Turbotodd

Ruminations on tech, the digital media, and some golf thrown in for good measure.

Posts Tagged ‘apple watch

Khashoggi’s Watch

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I’ve been following the disappearance and possible (likely) murder of expat Saudi Arabian journalist Jamal Khashoggi at the Saudi consulate in Istanbul, Turkey with both horror and fascination.

When I read that Turkish newpaper Sabah wrote that Khashoggi’s Apple Watch may have provided evidence by Turkish officials of his murder, I paid even closer attention.

Could Khashoggi have activated a recording app on his Apple Watch, which was, in turn, connected to the iPhone he left in the car with his wife, and then have had that recording automagically uploaded to his iCloud account?

A report from CNBC pointed out some holes in Sabah’s story which bear following up.

First, they point out there’s no fingerprint sensor on the Apple Watch, so Sabah’s report that the Saudis attempt to delete the audio recording using Khashoggi’s fingerprint to unlock the Apple Watch wouldn’t be viable. The Apple Watch is unlocked with a passcode.

Also, the Apple Watch typically remains unlocked as long as the wearer keeps it strapped to their wrist after inputting the passcode.

Second, CNBC reports that the Sabah report indicated the audio recording was sent to Khashoggi’s iPhone from his Apple Watch, but if he left his iPhone with his fiancee outside the Saudi consulate, it would likely be difficult to maintain a Bluetooth connection to send the audio recording data to that phone.  

The rate of data transfer between Bluetooth 4.0 devices can be up to 25 Mbps, and though the signal can work through walls, the more objects in between the devices, the less overall range. The general range for Bluetooth 4.0 is up to 300 feet, so depending on how close his fiancee’s car was to the actual room where Khashoggi was allegedly being dismembered, the file might or might not have been transferrable back to his iPhone.

If you were thinking perhaps Khaoshoggi was wearing an Apple Watch that has a cellular data connection, CNBC points out that that particular model of the Apple Watch is incompatible with cellular networks in Turkey.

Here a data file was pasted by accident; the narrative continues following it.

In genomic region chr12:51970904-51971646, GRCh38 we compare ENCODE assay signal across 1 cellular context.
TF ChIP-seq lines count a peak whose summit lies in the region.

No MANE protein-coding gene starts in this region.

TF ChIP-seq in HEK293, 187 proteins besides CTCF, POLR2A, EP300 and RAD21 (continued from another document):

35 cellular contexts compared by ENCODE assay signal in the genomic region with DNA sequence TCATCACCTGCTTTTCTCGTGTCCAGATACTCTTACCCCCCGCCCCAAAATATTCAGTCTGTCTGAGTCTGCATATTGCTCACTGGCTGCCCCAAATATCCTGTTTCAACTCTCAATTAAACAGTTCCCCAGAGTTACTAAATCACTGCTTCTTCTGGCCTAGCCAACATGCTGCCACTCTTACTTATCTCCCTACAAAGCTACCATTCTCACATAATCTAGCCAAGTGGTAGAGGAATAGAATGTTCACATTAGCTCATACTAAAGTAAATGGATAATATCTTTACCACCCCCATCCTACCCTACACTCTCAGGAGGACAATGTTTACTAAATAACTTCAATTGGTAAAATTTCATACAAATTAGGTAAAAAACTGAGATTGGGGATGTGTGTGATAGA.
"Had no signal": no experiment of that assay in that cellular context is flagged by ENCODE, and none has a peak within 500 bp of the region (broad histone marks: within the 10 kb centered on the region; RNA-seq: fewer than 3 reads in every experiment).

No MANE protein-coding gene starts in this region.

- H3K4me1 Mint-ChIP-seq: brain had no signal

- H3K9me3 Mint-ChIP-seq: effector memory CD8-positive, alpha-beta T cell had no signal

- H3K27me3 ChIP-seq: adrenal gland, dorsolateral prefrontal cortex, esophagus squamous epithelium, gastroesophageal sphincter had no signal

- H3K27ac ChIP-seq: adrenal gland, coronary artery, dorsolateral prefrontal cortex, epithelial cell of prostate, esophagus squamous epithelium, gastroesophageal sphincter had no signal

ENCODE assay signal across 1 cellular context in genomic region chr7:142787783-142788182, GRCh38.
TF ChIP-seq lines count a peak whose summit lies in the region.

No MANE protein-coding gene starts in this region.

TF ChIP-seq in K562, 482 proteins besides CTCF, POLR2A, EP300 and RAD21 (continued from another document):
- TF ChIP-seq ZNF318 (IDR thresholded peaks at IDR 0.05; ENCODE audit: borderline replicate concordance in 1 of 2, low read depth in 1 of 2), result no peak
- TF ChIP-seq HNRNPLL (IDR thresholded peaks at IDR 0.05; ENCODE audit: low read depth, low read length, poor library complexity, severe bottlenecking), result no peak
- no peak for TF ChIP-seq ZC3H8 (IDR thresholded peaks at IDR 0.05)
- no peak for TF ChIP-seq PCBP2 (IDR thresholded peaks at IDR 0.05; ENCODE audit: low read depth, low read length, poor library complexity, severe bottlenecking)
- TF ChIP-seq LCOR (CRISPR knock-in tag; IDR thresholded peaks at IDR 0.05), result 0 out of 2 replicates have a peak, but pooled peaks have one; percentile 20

Finally, even if Khashoggi used an app to record from his Apple watch, Apple doesn’t actually ship the watch with a recording app.

So, he would have had to use one of several third-party apps that enable audio recording on the watch, and Apple’s privacy rules require such apps to display a red indicator on the watch a screen while it’s recording audio.

Anyone who looked at the watch would likely know they were being recorded. Of course, it’s certainly possible someone unfamiliar with the Apple Watch might not know what that big red button meant. But an alleged 15 highly-trained assassins?

Which leads me back to a hypothesis shared with me via a former member of the U.S. military. The Sabah Apple Watch story was very possibly a smokescreen published by Turkish intelligence intended to protect its own sources and methods.

Meaning, the Turkish government most likely had that Saudi consulate bugged to high heaven, so it’s very likely they do know if there was a murder and dismemberment taking place there. 

But suggesting via an open source record like a Turkish newspaper that such knowledge came in via an Apple Watch versus a well-placed bug is a very convenient way to let the world know that the Turks had that information, without really letting the world, and the Saudis, know exactly how.

Whatever the role these technologies did or didn’t play, the disappearance of Jamal Khashoggi has evolved into an international incident.